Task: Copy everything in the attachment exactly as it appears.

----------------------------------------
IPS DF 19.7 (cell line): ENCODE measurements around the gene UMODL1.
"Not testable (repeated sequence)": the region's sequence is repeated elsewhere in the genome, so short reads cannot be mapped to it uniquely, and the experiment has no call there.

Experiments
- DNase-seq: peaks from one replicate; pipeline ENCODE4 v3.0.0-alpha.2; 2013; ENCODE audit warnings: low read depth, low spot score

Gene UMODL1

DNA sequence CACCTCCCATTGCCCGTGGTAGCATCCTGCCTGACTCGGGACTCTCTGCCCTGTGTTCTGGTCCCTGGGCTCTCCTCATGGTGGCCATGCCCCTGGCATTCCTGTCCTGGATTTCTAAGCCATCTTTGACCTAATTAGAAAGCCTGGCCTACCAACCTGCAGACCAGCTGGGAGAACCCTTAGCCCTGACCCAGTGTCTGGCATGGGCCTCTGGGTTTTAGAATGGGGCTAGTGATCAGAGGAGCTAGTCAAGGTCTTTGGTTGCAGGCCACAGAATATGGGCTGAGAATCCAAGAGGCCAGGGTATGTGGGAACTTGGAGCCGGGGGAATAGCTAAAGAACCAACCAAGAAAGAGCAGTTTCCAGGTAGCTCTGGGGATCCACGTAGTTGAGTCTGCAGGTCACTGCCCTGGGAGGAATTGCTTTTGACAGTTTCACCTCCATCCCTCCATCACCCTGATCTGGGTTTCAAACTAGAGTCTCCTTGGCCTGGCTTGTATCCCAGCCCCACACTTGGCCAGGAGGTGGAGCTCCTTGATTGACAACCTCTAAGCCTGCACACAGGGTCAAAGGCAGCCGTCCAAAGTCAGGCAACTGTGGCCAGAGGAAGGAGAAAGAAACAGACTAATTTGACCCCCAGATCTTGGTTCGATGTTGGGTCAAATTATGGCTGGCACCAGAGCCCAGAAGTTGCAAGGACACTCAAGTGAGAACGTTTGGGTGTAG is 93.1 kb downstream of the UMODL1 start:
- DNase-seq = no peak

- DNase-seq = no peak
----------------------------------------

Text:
IPS DF 19.7 (cell line): ENCODE measurements around the gene UMODL1.
"Not testable (repeated sequence)": the region's sequence is repeated elsewhere in the genome, so short reads cannot be mapped to it uniquely, and the experiment has no call there.

Experiments
- DNase-seq: peaks from one replicate; pipeline ENCODE4 v3.0.0-alpha.2; 2013; ENCODE audit warnings: low read depth, low spot score

Gene UMODL1

DNA sequence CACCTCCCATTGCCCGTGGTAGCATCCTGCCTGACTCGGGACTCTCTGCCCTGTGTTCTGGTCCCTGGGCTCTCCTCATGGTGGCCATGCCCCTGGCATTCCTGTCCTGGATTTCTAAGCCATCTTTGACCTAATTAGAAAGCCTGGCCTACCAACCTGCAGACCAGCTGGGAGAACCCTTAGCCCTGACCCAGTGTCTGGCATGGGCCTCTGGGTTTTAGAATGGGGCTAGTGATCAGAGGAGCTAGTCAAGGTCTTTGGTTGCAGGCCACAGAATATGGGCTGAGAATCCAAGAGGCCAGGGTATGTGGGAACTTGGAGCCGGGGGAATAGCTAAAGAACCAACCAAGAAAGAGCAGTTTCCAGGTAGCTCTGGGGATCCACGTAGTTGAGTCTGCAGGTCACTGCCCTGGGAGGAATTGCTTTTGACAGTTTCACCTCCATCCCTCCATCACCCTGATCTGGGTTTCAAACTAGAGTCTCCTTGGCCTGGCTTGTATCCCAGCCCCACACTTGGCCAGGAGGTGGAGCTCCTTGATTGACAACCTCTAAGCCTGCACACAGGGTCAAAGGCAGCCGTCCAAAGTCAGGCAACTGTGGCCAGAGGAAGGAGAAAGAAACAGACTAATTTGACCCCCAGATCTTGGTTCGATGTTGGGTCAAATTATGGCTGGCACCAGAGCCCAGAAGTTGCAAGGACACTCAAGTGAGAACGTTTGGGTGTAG is 93.1 kb downstream of the UMODL1 start:
- DNase-seq = no peak

- DNase-seq = no peak